Black students share experiences at Mesa

Genevieve Esguerra

From left to right: Justin Bennett, Chicodi Aechi, Alison Thomas, Sharifa Osman, Sylise Hall, Julia Julima, and Dante Howell.

Robeal Tesfamichael, Staff Writer

A young panel of black students attending San Diego Mesa College volunteered to speak in front of a crowd consisting of staff, students, and guests to share their experiences as students in order to recommend changes they would prefer to be made.

The student panel: Dante Howell, Sharifa Osman, Julia Julima, Sylise Hall, Chicodi Aechi and Justin Bennett, spoke before the crowd one by one with each giving their own personal experiences as students having to live through the hardships of living in a country primarily catering to its majority white population. Though each of their individual experiences was different the students came to a general consensus towards what they believed to be a litany of unfair methods of approach from their teachers. These methods included inconsistent disciplinary measures for their black and white students, more focus towards the quantity of work as opposed to students understanding it, and a lack of teachers genuinely going out of their way to make their students feel that they are willing to help. Multiple students gave both praise and acclaim towards Mesa’s Black Studies professors such as Thekima Mayasa and Starla Lewis for their honesty, consideration, and consciousness of what their students may have had to endure while living in a predominately white society.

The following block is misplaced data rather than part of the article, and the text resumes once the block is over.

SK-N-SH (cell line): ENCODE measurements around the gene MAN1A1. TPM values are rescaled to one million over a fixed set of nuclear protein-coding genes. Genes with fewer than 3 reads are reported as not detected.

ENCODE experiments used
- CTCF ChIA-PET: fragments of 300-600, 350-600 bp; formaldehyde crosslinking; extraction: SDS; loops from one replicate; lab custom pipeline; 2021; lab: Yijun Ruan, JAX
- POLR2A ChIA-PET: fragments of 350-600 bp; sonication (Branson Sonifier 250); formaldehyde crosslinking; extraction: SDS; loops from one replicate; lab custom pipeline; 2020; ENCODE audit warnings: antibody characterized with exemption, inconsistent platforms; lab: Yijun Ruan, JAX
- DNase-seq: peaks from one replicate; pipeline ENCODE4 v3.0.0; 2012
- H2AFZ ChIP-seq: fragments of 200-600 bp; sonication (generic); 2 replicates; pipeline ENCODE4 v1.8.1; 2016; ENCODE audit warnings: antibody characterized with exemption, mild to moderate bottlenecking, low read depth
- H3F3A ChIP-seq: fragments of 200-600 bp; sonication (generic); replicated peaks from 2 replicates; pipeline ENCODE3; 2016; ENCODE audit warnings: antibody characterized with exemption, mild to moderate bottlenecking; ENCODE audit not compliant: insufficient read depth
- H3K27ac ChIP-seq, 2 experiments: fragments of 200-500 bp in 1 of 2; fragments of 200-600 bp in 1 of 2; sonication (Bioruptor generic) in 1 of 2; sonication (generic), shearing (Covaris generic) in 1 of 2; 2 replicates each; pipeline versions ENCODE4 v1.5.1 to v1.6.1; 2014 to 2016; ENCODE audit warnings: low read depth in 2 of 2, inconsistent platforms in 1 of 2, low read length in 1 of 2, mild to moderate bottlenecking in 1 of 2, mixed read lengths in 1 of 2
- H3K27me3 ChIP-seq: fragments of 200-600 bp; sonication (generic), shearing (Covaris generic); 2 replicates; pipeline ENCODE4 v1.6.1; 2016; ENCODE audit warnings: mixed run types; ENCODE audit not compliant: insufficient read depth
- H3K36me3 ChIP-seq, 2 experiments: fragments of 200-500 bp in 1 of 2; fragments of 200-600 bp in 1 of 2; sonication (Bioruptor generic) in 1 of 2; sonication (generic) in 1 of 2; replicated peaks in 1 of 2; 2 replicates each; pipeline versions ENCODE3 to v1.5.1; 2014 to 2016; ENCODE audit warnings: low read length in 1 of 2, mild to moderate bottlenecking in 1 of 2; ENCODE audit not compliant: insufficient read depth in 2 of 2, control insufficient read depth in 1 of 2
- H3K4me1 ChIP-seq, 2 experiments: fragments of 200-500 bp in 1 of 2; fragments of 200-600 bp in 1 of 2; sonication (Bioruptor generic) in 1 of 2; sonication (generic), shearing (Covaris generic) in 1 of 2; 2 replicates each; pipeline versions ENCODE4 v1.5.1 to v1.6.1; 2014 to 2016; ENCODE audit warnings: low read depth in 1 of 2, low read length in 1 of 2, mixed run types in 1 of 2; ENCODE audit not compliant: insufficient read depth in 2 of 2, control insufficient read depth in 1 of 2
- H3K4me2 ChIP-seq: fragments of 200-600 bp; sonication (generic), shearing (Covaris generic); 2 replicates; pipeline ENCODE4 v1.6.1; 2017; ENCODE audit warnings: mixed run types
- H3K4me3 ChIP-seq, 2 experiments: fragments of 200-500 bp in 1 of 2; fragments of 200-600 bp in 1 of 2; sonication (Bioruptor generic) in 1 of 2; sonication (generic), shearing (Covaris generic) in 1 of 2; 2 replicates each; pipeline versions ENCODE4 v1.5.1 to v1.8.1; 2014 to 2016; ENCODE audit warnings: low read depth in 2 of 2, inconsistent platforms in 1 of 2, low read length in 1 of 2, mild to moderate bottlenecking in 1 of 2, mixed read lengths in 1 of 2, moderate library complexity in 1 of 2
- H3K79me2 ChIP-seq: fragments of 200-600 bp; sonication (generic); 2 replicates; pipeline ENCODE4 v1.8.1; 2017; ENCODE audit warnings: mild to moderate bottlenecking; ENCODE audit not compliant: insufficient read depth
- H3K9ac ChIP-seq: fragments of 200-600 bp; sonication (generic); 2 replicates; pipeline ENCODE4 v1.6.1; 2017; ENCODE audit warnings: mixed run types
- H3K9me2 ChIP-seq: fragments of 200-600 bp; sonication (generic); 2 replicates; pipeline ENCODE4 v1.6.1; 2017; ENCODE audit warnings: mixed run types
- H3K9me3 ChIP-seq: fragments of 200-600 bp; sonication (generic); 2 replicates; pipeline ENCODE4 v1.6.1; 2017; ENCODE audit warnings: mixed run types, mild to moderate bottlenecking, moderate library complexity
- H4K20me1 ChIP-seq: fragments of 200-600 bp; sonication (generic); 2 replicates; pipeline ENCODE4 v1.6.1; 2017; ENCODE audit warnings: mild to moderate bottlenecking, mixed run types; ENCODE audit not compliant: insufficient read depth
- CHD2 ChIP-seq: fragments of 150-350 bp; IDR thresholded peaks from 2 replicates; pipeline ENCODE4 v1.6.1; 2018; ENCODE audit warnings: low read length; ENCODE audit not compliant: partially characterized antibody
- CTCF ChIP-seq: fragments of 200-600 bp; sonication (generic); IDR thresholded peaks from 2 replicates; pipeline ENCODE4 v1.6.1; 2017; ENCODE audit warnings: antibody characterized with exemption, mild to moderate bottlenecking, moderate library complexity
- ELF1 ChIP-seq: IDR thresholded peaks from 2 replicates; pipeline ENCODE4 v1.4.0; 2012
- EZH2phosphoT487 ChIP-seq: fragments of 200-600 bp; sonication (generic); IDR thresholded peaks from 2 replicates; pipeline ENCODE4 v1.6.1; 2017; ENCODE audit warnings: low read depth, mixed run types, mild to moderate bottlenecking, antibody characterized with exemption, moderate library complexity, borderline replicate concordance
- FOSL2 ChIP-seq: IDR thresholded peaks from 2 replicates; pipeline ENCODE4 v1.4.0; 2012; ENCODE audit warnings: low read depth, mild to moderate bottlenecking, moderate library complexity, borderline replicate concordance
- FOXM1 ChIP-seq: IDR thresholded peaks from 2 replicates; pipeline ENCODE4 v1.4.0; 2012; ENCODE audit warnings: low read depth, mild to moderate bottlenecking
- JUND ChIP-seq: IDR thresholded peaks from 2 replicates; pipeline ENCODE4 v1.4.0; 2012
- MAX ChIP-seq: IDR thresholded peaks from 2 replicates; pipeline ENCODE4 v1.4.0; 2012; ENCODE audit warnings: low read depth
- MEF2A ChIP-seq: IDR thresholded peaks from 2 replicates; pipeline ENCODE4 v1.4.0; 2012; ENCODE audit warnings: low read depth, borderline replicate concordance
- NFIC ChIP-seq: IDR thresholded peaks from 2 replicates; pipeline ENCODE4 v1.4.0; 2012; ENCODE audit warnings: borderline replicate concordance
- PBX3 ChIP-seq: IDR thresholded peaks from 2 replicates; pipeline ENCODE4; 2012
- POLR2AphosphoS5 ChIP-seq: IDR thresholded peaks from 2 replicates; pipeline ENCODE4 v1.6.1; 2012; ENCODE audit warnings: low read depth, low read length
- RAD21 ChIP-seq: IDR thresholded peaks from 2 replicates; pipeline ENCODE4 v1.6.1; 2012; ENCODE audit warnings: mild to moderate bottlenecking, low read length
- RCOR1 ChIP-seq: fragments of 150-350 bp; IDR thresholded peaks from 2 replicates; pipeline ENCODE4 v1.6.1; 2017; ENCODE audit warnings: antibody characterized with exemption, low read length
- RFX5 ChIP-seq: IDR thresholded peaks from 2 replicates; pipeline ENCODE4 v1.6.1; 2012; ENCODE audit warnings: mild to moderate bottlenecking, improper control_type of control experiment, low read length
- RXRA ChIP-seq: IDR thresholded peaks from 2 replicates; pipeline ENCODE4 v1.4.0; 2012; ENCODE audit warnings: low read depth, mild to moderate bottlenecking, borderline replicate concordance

The students were adamant with their displeasure towards the absence of integration within United States history courses, highlighting the hypocrisy in having to take separate classes for Black or Chicano history when both are a part of United States history. Sharing how those not being taught the history of their own people led to them relying on falsely perpetuated stereotypes by society about their race in order to find knowledge of self. The panel firmly believes the current educational system in place is structured to veer minorities away from their people’s history and influence them to conform to its standards and demanded that action is taken by staff to correct this issue.

Ultimately, the student panel desires an education that offers a strong sense of belonging for its diverse group of students that will be expressed from both the professors and the curriculum. They’re not asking for sympathy or advantages but simply a level playing field in which they may be able to attend class and not be given the impression from their educators that their needs are second to their white classmates. Inequality on the basis of race and color is still currently prevalent within American society and these students are to be commended for having the courage to speak their minds because the failure to do so thus far has increased the denial amongst Americans that inequality still exists.